Just for one day, tomorrow April 1st the 1960s thriller – Paris Escapade by Ted Myers is 99p or the equivalent on your own Amazon website.
About the Book
In the summer of 1963, seventeen-year-old Eddie Strull goes off to Europe with a supervised camp group of New York Jewish kids. But Eddie, ever the rebel, has other plans. Eddie wants to live as an adult. A writer. Right now. When they arrive in Paris, the last stop before heading home, Eddie sneaks out of the youth hostel and disappears into the bohemian labyrinth of the Left Bank. There he encounters a colorful array of artists, writers, actors, and one extraordinary prostitute, who draws him into a risky adventure. Ultimately, he becomes a wanted man. Instant adulthood turns out to be much more than Eddie bargained for.
My review for the book February 6th 2021
A fast paced, adventure filled thriller set against the backdrop of 1960s Europe, and in particular the avant-garde culture of Paris at that time.
First impressions of seventeen-year-old Eddie Strull, offered in his own words, are of a rather entitled, over confident and dismissive teenager whose goal is to escape from under his boring parent’s oversight. To this end he plans his escape under the noses of the guardians of the tour of Europe he is signed up for.
In the first part of the book we are treated to a whistle stop tour of the highlights of the European major capitals, with the author paying great attention to detail on the tourist trail of that time. Paris is depicted in all its glory, and it is easy to feel drawn into the ambience of the free- thinking and inclusive culture offered to emigres and foreign creative talent. This is the place that Eddie feels is his destiny, with the intention of becoming a world renowned author worthy of his literary idols.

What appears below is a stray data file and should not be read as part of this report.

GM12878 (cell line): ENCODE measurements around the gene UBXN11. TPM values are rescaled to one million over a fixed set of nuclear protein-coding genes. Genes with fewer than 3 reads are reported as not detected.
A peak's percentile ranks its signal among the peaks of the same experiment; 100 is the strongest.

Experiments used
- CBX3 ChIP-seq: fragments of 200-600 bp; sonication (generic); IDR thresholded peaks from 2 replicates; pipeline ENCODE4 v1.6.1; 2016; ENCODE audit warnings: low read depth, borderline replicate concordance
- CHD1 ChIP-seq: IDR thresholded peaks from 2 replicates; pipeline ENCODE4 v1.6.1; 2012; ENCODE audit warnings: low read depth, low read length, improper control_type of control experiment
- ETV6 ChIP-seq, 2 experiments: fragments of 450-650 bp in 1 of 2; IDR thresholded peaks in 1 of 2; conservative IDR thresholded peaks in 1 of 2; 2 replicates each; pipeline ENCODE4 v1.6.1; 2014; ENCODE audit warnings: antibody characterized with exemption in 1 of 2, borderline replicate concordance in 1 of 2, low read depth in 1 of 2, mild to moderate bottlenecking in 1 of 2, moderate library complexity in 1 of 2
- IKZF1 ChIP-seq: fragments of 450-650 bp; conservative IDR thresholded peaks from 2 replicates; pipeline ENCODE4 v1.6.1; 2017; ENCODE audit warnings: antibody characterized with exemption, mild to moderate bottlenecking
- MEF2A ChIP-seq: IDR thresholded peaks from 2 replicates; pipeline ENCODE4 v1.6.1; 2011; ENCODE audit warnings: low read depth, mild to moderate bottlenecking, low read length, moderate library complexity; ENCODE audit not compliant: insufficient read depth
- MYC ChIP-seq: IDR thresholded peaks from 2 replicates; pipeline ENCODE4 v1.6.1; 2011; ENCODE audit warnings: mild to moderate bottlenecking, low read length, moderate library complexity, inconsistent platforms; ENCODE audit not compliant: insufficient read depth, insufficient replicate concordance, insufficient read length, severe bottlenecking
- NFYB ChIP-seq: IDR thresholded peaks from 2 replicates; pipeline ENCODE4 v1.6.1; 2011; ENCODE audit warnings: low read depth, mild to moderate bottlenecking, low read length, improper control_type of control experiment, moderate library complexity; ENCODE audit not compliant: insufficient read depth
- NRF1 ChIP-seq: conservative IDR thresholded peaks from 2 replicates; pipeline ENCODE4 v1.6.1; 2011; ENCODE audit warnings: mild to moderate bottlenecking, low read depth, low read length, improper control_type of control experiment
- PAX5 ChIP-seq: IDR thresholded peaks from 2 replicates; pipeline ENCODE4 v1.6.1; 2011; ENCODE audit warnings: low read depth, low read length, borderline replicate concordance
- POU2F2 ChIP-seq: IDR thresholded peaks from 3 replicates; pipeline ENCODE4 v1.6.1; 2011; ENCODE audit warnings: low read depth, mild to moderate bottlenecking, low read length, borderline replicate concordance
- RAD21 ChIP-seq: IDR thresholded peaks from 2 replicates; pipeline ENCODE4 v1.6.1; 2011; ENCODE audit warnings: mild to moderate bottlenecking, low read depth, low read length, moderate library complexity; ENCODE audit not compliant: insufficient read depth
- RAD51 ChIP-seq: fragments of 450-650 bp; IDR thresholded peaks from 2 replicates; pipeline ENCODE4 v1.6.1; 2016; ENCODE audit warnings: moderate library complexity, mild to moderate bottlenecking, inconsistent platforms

He is certainly going to need some bravado to survive his adventure once he cuts loose from the tour group, including navigating the egos and self-interests of the resident literary crowd and other artists who are reluctant to cede any of their attention to others. There are those with honest intentions, but Eddie finds them few and far between, and in the main he falls in with those who are living life on the edge, or deep in criminal activities. Passions run hot, a murderer is stalking the streets and Eddie makes some decisions that put his life in danger.
The author has created a complex character in Eddie and we get to know him in more depth through the first person narrative, including the side he might not show to those he connects with, which is a vulnerability and need for his own identity. The events of the next two years certainly test his resolve as he finds love, experiences loss and faces difficult choices to achieve his dream.
The story has flow and the references to events, music and prominent artists and writers of that time provides plenty of nostalgia for readers who remember the 1960s fondly. It would be interesting to see where the story of Eddie Strull goes next.
Also by Ted Myers
Thanks for dropping in today and I hope you will head over to read the posts in full and to also take advantage of the book offer by Ted Myers.. Thanks Sally.